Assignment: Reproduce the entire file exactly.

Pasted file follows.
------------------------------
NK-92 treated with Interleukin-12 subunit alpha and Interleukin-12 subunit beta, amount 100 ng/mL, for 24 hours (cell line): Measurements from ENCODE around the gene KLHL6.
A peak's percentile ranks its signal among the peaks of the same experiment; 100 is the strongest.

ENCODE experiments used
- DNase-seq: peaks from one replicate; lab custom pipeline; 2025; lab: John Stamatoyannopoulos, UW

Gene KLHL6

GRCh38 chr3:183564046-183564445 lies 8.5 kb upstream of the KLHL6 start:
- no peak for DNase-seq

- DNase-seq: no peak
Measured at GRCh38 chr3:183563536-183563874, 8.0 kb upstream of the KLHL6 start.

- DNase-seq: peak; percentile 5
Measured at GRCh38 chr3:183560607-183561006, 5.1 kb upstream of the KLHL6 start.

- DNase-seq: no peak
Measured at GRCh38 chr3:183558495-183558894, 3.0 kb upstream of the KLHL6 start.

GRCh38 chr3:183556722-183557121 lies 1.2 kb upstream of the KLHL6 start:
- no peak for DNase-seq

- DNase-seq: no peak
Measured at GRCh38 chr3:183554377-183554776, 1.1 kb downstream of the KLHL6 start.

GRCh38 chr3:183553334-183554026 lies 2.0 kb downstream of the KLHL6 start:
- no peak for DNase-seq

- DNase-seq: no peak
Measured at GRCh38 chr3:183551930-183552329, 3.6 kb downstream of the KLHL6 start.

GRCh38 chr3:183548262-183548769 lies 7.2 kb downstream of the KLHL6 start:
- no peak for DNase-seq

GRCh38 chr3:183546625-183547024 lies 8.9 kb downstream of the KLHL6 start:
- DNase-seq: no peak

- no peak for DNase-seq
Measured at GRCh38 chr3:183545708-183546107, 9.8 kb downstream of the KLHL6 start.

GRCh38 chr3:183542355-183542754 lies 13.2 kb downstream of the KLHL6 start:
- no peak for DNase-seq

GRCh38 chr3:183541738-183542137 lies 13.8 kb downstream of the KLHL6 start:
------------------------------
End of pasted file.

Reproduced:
NK-92 treated with Interleukin-12 subunit alpha and Interleukin-12 subunit beta, amount 100 ng/mL, for 24 hours (cell line): Measurements from ENCODE around the gene KLHL6.
A peak's percentile ranks its signal among the peaks of the same experiment; 100 is the strongest.

ENCODE experiments used
- DNase-seq: peaks from one replicate; lab custom pipeline; 2025; lab: John Stamatoyannopoulos, UW

Gene KLHL6

GRCh38 chr3:183564046-183564445 lies 8.5 kb upstream of the KLHL6 start:
- no peak for DNase-seq

- DNase-seq: no peak
Measured at GRCh38 chr3:183563536-183563874, 8.0 kb upstream of the KLHL6 start.

- DNase-seq: peak; percentile 5
Measured at GRCh38 chr3:183560607-183561006, 5.1 kb upstream of the KLHL6 start.

- DNase-seq: no peak
Measured at GRCh38 chr3:183558495-183558894, 3.0 kb upstream of the KLHL6 start.

GRCh38 chr3:183556722-183557121 lies 1.2 kb upstream of the KLHL6 start:
- no peak for DNase-seq

- DNase-seq: no peak
Measured at GRCh38 chr3:183554377-183554776, 1.1 kb downstream of the KLHL6 start.

GRCh38 chr3:183553334-183554026 lies 2.0 kb downstream of the KLHL6 start:
- no peak for DNase-seq

- DNase-seq: no peak
Measured at GRCh38 chr3:183551930-183552329, 3.6 kb downstream of the KLHL6 start.

GRCh38 chr3:183548262-183548769 lies 7.2 kb downstream of the KLHL6 start:
- no peak for DNase-seq

GRCh38 chr3:183546625-183547024 lies 8.9 kb downstream of the KLHL6 start:
- DNase-seq: no peak

- no peak for DNase-seq
Measured at GRCh38 chr3:183545708-183546107, 9.8 kb downstream of the KLHL6 start.

GRCh38 chr3:183542355-183542754 lies 13.2 kb downstream of the KLHL6 start:
- no peak for DNase-seq

GRCh38 chr3:183541738-183542137 lies 13.8 kb downstream of the KLHL6 start: